Chinese civilization, one of the most ancient in the world, has many remarkable achievements to offer in the area of the physical sciences and mechanical engineering. Chinese scientific discoveries and technological inventions cover almost the whole spectrum of the sciences, from mathematics, physics, mechanical engineering and astronomy, to geophysics, biology, botany, medicine, pharmaceutics, chemistry, et al. The ancient Chinese scientists were the first to observe the sunspots, they researched magnetic phenomena, but also calculated, as did the ancient Greeks, the value of π – the ratio of the circumference to the diameter of a circle. The compass, gunpowder, paper, moveable type, bronze and iron casting, the seismograph, crossbow, iron plowshare, wheelbarrow, and the stern rudder are some of the technological achievements of China.
The exhibition “Ancient Chinese Science and Technology” will present, for the first time in Greece, some of the most important Chinese inventions, in the following thematic units:
Astronomy and the measurement of time
The Chinese have always been great astronomers and skilled technicians of astronomical instruments. As early as the 16th century B.C., they were studying the comets, meteors, sunspots, constellations, the sun and the moon. Their calendar is considered a unique combination of the lunar and the Gregorian calendar.
Navigation and orientation
The compass, one of the most important inventions of the ancient Chinese civilization, was widely used for navigation as early as the Song (960-1279 A.D.) and the Yuan (1271-1368 A.D.) dynasties and spread to Asia and Europe in the 12th century, contributing decisively to the development of trade, finance and culture.
China was the first country in the world to practice sericulture systematically, producing silk 6.000-7.000 years ago. As early as the 16th cent. B.C., it developed innovative weaving methods and from the Han dynasty (206 B.C.-220 A.D.) through the Tang dynasty (618-907 A.D.), the famous Chinese silk spread throughout Europe, indelibly marking world culture.
Papermaking and printing
Papermaking during the Han dynasty is one of the most important inventions of ancient Chinese civilization, as are the numerous printing techniques that were first developed in the 7th cent. A.D., subsequently spreading in Arabia and from there to Africa and Europe, forever changing the history of world culture.
The exhibition will also present models of various other important Chinese inventions, such as the first seismograph (132 A.D.), the first wheelbarrow for the transport of merchandise, which was constructed a century, approximately, before the equivalent European one, the ancient Chinese plow that first appeared 5000 years ago, and others.
“EUREKA. Science, art and technology of the Ancient Greeks”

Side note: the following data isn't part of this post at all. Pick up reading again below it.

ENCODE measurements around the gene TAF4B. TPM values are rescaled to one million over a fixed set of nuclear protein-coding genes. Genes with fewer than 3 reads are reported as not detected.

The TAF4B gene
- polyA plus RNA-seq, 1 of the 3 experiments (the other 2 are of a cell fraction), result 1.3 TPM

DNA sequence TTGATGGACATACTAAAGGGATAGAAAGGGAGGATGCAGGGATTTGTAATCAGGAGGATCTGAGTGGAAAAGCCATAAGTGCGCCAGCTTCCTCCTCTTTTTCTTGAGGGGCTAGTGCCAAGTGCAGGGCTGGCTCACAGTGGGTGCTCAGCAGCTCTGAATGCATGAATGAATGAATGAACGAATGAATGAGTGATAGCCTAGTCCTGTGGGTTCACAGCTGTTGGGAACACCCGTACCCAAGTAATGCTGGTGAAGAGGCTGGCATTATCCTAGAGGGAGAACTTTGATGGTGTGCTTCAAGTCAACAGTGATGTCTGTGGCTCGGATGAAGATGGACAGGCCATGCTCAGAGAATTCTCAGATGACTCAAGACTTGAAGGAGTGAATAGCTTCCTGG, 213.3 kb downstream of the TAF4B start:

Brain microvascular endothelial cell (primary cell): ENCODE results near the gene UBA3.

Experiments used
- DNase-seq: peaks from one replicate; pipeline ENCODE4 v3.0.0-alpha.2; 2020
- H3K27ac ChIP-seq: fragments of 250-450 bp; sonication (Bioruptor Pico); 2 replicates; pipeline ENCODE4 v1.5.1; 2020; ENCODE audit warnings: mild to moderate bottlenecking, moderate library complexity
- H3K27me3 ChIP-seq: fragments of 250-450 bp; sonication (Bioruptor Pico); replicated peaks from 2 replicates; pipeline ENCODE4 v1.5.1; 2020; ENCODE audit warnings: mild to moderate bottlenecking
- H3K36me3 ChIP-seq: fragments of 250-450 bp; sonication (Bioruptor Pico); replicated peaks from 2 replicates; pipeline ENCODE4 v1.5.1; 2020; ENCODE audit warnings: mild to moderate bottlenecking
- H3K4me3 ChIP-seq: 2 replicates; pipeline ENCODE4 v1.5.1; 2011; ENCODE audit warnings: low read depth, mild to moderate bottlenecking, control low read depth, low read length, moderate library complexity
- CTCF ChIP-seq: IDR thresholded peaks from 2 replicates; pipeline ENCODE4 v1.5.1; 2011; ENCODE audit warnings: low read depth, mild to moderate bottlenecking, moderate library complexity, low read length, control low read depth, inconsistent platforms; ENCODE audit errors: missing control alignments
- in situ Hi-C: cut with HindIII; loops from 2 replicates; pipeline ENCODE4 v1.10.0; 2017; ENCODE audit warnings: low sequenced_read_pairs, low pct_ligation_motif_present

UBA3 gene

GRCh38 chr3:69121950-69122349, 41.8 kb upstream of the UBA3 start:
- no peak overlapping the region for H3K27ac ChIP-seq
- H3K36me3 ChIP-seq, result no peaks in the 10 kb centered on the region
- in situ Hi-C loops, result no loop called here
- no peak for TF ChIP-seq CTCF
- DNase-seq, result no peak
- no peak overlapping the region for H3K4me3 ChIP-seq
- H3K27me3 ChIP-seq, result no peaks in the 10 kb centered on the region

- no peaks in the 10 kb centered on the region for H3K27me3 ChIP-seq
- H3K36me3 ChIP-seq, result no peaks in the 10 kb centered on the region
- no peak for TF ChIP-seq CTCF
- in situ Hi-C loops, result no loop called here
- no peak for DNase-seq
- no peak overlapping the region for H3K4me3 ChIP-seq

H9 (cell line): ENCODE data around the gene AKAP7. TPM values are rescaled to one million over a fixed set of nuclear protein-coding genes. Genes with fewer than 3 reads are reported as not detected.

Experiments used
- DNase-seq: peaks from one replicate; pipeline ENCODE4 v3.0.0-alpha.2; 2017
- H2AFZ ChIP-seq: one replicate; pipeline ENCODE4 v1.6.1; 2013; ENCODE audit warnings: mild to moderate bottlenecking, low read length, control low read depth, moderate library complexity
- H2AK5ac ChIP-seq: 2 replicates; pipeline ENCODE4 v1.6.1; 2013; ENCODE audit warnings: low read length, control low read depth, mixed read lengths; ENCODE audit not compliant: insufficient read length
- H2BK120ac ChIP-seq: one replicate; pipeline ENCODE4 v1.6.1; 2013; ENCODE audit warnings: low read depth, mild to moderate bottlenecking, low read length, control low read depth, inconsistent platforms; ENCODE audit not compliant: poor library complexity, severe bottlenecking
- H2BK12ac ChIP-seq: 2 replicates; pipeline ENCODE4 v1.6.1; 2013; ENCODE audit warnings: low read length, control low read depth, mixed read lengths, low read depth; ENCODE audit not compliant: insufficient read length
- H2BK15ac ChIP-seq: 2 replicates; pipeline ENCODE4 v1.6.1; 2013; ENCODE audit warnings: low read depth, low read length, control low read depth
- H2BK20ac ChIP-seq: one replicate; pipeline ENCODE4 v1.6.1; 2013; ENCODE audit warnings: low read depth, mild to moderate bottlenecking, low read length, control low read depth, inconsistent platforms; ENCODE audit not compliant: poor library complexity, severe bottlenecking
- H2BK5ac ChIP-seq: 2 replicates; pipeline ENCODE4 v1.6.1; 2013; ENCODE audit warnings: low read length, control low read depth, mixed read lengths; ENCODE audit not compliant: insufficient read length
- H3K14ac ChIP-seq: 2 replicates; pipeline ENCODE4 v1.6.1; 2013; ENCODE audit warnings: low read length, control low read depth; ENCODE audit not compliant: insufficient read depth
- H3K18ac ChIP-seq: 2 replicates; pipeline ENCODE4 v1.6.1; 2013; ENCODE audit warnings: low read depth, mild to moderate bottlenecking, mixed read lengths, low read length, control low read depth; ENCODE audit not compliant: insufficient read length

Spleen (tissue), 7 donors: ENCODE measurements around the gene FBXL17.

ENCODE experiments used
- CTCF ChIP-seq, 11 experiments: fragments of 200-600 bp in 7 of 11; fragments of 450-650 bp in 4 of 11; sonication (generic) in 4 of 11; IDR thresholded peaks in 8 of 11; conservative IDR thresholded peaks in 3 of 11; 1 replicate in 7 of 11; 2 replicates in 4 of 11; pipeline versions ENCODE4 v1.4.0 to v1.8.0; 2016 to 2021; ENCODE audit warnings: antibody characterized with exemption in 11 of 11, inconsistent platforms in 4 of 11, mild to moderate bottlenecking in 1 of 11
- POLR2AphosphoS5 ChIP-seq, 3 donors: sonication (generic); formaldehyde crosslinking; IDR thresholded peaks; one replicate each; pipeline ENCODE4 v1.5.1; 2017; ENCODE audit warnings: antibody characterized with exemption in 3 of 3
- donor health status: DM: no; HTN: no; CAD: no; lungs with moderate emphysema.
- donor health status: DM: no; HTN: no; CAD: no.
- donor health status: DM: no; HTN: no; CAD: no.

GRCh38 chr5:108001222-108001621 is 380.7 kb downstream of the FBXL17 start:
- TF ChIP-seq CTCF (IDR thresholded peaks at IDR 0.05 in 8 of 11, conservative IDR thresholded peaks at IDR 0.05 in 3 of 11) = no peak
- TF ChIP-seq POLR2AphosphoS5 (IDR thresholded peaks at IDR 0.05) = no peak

In collaboration with the Association of Ancient Greek Technology Studies (AAGTS)
Scientific consultant: T.P. Tasios, Professor Emeritus of the National Technical University of Athens,
President of AAGTS
October 2017-March 2018
China Museum of Science and Technology in Beijing
The ancient Greeks had a special connection with technology, as recorded in mythology and the works of Homer. During prehistoric times, the Minoans were already building multi-level houses and the Mycenaeans had developed, among other technologies, that of draining lakes. In the 6th cent. B.C., the favorable influence of science on the until then empirical technology brought about rich results, such as the construction of large-scale public works (e.g. the Eupalinos tunnel) and the further development of shipbuilding and of metallurgy. The apex was during the Hellenistic period, with numerous inventions in the field of mechanical engineering, such as the two-piston pump, catapults, hydraulic clocks, the hydraulis (hydraulic organ), the automata of Philo and Hero, and, of course, the first analog simulator of the celestial movements, the Antikythera Mechanism.
Metals were the most precious of the natural materials. In particular copper (which, combined with tin resulted in the “krateroma”, the bronze of the ancients), but also the precious metals, such as silver that was being produced in Lavrio from approximately 3000 B.C.
From the multi-storey buildings in Akrotiri of Thira, to the bold vaults of the Mycenaeans and the glorious temples of the Classical period, building technology was especially developed by the ancient Greeks.
The works described are land improvement projects (e.g. the drainage of Lake Kopaida in the 14th cent. B.C.), huge tunnels (e.g. Eupalinos tunnel) and the Diolkos (the transport of ships over land along the length of the Isthmus of Corinth).
The Mycenaean penteconter, the “Samaina”, the Athenian trireme and the Byzantine dromon are characteristic types of large ships that ruled the Mediterranean.
Catapults and “Helepolis” (siege towers) are presented.
Important machines of the ancient Greeks are presented, such as large cranes, piston pumps, as well as the steam-powered sphere of Hero.
The arts and sports
Ancient Greek technology supported all human needs including the arts (e.g. hydraulis: hydraulic organ) and sports (e.g. hysplex: race starting mechanism).
Measuring and communications
Ancient Greek technology also supported a) science – offering measuring instruments (e.g. hydraulic clocks) but also b) communications (e.g. the visual telegraph).
During the Hellenistic period, the dream of the Greeks for automata descended from the sky to Earth. The exhibition includes several models of such automata.
The knowledge of the Greeks about astronomy during the Hellenistic period is embodied in the Antikythera Mechanism and is based on earlier studies, such as that of Autolycus (circa 300 B.C.) and his spherical astronomy, that of Hipparchus (190-120 B.C.) regarding the orbits of the planets and the moon eclipses and that of Meton (5th century B.C.).